Date of this Version
BioMed Research International
Article ID 925350
Members of the class O of forkhead box transcription factors (FOXO) have important roles in metabolism, cellular proliferation, stress resistance, and apoptosis. The activity of FOXOs is tightly regulated by posttranslational modification, including phosphorylation, acetylation, and ubiquitylation. Activation of cell survival pathways such as phosphoinositide-3-kinase/AKT/IKK or RAS/mitogen-activated protein kinase phosphorylates FOXOs at different sites which regulate FOXOs nuclear localization or degradation. FOXO transcription factors are upregulated in a number of cell types including hepatocytes, fibroblasts, osteoblasts, keratinocytes, endothelial cells, pericytes, and cardiac myocytes. They are involved in a number of pathologic and physiologic processes that include proliferation, apoptosis, autophagy, metabolism, inflammation, cytokine expression, immunity, differentiation, and resistance to oxidative stress. These processes impact a number of clinical conditions such as carcinogenesis, diabetes, diabetic complications, cardiovascular disease, host response, and wound healing. In this paper, we focus on the potential role of FOXOs in different disease models and the regulation of FOXOs by various stimuli.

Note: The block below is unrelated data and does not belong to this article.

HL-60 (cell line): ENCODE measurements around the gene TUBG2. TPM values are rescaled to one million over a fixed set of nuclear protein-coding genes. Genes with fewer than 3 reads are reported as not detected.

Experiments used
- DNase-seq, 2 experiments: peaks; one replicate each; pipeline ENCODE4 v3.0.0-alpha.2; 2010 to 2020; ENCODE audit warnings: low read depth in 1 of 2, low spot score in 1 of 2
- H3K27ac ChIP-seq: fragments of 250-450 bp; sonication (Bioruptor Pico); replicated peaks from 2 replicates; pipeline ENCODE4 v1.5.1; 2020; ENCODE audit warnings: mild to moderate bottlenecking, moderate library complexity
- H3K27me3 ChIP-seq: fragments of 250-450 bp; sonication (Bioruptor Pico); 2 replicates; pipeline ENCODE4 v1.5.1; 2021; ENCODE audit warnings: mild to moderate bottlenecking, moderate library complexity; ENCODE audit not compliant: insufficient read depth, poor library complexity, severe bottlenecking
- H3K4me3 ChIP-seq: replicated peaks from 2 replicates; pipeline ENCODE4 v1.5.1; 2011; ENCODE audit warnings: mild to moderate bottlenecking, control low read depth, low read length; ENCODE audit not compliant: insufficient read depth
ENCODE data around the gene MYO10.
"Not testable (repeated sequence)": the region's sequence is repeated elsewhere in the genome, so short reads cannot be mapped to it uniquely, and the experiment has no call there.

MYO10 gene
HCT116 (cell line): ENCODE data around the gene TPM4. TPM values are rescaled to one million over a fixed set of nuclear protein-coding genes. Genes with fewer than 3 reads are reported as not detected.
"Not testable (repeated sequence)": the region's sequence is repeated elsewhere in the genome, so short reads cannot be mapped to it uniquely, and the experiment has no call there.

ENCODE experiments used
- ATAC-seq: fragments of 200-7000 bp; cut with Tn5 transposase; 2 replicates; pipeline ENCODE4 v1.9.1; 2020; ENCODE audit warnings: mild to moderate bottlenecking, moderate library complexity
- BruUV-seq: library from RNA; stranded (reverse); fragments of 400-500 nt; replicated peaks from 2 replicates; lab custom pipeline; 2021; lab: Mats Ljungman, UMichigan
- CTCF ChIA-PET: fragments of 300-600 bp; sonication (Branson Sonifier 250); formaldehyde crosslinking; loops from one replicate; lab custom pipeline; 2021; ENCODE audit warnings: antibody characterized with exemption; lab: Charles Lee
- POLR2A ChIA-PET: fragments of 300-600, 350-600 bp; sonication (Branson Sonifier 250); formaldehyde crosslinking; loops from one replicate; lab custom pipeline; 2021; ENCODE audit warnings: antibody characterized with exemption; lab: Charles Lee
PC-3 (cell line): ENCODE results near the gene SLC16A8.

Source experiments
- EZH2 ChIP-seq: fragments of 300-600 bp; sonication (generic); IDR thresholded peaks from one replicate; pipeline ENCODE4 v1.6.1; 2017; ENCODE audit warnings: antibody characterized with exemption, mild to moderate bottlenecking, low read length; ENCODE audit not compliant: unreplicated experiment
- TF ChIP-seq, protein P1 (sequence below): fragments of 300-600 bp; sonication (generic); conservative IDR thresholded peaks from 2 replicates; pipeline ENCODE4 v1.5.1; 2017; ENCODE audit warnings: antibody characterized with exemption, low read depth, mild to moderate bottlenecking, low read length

Copyright © 2014 Yu Wang et al. This is an open access article distributed under the Creative Commons Attribution License, which permits unrestricted use, distribution, and reproduction in any medium, provided the original work is properly cited.
Animals, Forkhead Transcription Factors, Gene Expression Regulation, Humans
Wang, Y., Zhou, Y., & Graves, D. T. (2014). FOXO Transcription Factors: Their Clinical Significance and Regulation. BioMed Research International, 2014 Article ID 925350-. http://dx.doi.org/10.1155/2014/925350
Date Posted: 02 April 2015
This document has been peer reviewed.